If England had no army and no navy, the Germans would be hard put to it to find a pretext for invasion. All the liberal elements in Germany would oppose any such enterprise; so would all the other nations, unless Germany offered them a share of the plunder. But let us suppose all home opposition overcome, and a force dispatched to England to take possession of the country. Such a force, since it would meet with no military opposition, would not need to be large, and would not be in the state of mingled fear and ferocity which characterizes an invading army among a hostile population. There would be no difficulty in preserving military discipline, and no opportunity for the rape and rapine which have always been displayed by troops after victory in battle. There would be no glory to be won, not even enough to earn one iron cross. The Germans could not congratulate themselves upon their military prowess, or imagine that they were displaying the stern self-abnegation believed to be shown by willingness to die in the fight. To the soldierly mind, the whole expedition would be ridiculous, causing disgust instead of pride. Perhaps a few impudent street-boys might have to have their ears boxed, but otherwise there would be nothing to lend dignity to the expedition. (§ 2 ¶ 3)

However, we will suppose the invading army arrived in London, where they would evict the King from Buckingham Palace and the members from the House of Commons. A few able bureaucrats would be brought over from Berlin to consult with the civil servants in Whitehall as to the new laws by which the reign of Kultur was to be inaugurated. No difficulty would be expected in managing so tame a nation, and at first almost all the existing officials would be confirmed in their offices. For the management of a large modern state is a complicated matter, and it would be thought well to facilitate the transition by the help of men familiar with the existing machinery. (§ 2 ¶ 4)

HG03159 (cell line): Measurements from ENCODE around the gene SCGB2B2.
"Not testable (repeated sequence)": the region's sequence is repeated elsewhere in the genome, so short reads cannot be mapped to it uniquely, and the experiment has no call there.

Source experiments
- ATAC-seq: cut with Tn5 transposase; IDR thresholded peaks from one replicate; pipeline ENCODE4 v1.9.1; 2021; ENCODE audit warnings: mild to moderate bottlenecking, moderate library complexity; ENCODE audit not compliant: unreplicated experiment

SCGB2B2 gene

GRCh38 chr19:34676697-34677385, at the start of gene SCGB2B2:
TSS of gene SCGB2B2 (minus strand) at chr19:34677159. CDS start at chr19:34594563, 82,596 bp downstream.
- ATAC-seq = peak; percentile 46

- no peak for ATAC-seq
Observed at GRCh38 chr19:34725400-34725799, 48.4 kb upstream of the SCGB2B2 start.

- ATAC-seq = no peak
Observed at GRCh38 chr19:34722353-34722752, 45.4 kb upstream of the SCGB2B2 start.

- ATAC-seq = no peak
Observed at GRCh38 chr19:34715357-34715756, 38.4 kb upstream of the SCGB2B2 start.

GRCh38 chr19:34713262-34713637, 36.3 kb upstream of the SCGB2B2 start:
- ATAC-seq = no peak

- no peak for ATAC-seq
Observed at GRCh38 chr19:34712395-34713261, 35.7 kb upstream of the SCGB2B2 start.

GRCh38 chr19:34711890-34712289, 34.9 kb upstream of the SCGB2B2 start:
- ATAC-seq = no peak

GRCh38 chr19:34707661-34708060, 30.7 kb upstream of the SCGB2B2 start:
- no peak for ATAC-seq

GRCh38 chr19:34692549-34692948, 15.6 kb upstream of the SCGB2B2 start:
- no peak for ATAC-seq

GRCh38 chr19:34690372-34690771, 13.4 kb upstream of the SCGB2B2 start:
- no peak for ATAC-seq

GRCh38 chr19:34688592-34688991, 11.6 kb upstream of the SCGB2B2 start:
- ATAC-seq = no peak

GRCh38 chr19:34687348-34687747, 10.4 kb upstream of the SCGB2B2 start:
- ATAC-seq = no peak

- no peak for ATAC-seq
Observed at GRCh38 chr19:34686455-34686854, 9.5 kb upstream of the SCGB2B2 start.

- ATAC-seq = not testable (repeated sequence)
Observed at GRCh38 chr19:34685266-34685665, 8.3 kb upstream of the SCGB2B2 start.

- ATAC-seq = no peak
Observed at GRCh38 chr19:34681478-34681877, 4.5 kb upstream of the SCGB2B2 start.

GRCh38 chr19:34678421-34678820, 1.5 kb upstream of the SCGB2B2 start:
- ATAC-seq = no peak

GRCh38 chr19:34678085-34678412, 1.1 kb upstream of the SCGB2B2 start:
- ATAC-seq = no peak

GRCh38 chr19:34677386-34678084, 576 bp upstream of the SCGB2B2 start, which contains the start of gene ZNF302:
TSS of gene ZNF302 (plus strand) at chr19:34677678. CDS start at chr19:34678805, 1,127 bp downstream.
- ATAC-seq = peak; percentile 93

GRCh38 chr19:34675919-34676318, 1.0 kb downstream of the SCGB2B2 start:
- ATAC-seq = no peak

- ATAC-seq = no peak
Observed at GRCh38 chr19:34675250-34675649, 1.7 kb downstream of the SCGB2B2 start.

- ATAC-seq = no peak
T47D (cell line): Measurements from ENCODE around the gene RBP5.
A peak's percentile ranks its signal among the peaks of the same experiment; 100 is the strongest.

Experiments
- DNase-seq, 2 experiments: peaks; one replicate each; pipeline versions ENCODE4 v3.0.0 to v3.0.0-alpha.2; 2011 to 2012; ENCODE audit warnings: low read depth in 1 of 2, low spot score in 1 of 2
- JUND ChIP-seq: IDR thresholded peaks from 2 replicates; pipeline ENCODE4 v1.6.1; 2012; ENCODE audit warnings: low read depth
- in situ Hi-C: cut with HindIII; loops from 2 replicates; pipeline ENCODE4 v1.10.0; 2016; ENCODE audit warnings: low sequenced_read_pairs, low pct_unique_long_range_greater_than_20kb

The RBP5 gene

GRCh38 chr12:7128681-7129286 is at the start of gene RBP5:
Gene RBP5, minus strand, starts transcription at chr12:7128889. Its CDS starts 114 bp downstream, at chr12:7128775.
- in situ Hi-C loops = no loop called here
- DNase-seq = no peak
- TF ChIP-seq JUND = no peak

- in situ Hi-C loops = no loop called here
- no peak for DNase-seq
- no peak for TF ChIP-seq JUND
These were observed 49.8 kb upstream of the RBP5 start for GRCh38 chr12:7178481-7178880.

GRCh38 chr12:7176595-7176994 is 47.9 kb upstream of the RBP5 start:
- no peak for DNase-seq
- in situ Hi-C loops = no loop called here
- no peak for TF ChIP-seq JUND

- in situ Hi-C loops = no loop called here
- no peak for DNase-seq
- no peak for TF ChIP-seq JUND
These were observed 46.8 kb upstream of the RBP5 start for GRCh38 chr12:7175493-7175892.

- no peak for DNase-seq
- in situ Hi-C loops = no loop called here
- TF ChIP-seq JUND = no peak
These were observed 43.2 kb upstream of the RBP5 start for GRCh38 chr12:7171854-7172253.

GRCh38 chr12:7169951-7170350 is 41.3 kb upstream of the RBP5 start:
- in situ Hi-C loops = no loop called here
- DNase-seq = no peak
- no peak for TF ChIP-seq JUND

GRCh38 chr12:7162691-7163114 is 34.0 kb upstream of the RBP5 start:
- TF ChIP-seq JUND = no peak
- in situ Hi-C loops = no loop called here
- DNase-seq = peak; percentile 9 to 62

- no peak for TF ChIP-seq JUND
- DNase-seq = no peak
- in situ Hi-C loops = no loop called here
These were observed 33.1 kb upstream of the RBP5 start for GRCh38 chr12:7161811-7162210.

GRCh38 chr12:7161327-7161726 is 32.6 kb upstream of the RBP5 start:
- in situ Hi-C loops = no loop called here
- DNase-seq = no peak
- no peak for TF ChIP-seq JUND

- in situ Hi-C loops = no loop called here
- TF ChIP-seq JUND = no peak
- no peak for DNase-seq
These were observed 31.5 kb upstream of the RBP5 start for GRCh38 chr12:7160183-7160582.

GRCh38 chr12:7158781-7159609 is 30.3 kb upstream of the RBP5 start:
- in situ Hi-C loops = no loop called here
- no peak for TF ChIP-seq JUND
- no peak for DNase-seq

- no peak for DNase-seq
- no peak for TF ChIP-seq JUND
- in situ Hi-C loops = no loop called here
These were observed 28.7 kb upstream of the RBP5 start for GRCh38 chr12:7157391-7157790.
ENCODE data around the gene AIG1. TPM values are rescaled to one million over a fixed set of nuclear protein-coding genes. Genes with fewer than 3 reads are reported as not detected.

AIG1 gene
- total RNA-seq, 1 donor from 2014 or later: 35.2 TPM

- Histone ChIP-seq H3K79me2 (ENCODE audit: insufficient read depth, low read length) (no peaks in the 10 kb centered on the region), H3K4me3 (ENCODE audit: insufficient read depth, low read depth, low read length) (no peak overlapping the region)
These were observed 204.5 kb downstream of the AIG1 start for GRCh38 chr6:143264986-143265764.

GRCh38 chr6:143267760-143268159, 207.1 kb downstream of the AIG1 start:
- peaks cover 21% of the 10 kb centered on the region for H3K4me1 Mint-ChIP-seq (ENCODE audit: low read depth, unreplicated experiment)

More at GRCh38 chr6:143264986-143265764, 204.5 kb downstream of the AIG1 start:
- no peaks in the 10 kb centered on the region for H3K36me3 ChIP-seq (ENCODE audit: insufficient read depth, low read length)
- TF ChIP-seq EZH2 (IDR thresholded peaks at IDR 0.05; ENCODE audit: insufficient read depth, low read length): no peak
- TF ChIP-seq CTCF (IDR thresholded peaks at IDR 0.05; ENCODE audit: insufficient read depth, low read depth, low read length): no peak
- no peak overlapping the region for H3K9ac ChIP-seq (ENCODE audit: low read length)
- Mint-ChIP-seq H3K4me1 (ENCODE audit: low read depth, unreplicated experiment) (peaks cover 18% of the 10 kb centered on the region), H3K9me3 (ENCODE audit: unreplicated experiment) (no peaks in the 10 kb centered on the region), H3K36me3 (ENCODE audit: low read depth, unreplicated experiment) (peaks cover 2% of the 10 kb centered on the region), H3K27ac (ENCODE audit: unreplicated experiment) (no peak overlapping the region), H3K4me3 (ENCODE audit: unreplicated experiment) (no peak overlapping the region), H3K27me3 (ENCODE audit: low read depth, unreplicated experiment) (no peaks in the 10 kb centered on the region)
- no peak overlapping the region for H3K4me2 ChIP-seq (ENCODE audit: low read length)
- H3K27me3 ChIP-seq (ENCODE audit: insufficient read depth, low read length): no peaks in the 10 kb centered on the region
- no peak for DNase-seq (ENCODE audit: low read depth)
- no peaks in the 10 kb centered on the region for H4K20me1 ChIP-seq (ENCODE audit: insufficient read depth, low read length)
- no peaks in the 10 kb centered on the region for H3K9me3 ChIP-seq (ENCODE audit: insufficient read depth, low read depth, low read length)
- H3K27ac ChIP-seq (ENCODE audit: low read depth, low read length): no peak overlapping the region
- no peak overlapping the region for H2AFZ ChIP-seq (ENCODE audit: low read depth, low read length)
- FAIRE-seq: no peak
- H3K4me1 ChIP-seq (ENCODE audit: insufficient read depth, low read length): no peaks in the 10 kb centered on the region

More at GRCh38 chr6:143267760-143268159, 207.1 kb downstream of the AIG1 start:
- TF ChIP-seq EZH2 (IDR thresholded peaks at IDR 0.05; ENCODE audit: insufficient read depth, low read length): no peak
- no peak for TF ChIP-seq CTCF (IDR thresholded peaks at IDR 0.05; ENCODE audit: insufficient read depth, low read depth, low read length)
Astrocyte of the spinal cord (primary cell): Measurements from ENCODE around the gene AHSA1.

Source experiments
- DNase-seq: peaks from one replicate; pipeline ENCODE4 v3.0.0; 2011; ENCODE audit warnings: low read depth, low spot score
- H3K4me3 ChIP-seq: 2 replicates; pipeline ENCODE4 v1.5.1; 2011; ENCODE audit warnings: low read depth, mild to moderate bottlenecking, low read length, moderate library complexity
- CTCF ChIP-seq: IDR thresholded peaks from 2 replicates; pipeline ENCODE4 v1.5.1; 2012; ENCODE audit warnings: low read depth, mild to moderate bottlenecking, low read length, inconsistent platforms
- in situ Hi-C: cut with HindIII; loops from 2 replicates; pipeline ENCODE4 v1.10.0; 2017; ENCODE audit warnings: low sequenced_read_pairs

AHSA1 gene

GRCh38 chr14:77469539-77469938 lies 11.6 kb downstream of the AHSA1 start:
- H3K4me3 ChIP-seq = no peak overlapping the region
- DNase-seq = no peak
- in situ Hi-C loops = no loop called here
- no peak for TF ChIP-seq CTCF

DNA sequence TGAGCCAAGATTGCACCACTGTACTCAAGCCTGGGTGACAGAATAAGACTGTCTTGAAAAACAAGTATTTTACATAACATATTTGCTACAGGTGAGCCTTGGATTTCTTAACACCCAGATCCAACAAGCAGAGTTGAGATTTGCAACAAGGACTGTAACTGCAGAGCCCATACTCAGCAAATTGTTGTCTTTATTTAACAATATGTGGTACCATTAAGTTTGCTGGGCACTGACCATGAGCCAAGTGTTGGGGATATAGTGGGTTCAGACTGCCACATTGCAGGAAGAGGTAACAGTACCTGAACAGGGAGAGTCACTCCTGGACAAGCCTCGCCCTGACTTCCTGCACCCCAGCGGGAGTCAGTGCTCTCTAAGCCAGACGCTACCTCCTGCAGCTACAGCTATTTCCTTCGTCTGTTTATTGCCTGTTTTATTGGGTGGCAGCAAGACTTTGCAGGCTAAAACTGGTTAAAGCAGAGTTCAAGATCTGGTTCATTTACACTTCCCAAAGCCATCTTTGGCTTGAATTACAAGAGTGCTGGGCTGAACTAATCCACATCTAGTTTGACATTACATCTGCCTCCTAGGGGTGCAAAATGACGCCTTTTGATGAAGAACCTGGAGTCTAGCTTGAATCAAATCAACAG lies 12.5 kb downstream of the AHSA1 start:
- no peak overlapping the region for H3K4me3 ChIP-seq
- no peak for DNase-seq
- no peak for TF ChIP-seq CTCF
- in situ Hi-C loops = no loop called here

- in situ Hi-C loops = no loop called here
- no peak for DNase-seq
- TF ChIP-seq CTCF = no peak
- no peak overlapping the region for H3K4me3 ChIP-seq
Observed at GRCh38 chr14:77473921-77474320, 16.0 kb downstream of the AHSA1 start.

But at this point, if the nation showed as much courage as it has always shown in fighting, difficulties would begin. All the existing officials would refuse to coöperate with the Germans. Some of the more prominent would be imprisoned, perhaps even shot, in order to encourage the others. But if the others held firm, if they refused to recognize or transmit any order given by the Germans, if they continued to carry out the decrees previously made by the English Parliament and the English government, the Germans would have to dismiss them all, even to the humblest postman, and call in German talent to fill the breach. (§ 2 ¶ 5)

The dismissed officials could not all be imprisoned or shot; since no fighting would have occurred, such wholesale brutality would be out of the question. And it would be very difficult for the Germans suddenly, and out of nothing, to create an administrative machine. Whatever edicts they might issue would be quietly ignored by the population. If they ordered that German should be the language taught in schools, the schoolmasters would go on as if no such order had been issued; if the schoolmasters were dismissed, the parents would no longer send their children to school. If they ordered that English young men should undergo military service, the young men would simply refuse; after shooting a few, the Germans would have to give up the attempt in despair. If they tried to raise revenue by customs duties at the ports, they would have to have German customs officers; this would lead to a strike of all the dock laborers, so that that way of raising revenue would become impossible. If they tried to take over the railways, there would be a strike of the railway servants. Whatever they touched would instantly become paralyzed, nad it would soon be evident, even to them, that nothing was to be made out of England unless the population could be conciliated. (§ 2 ¶ 6)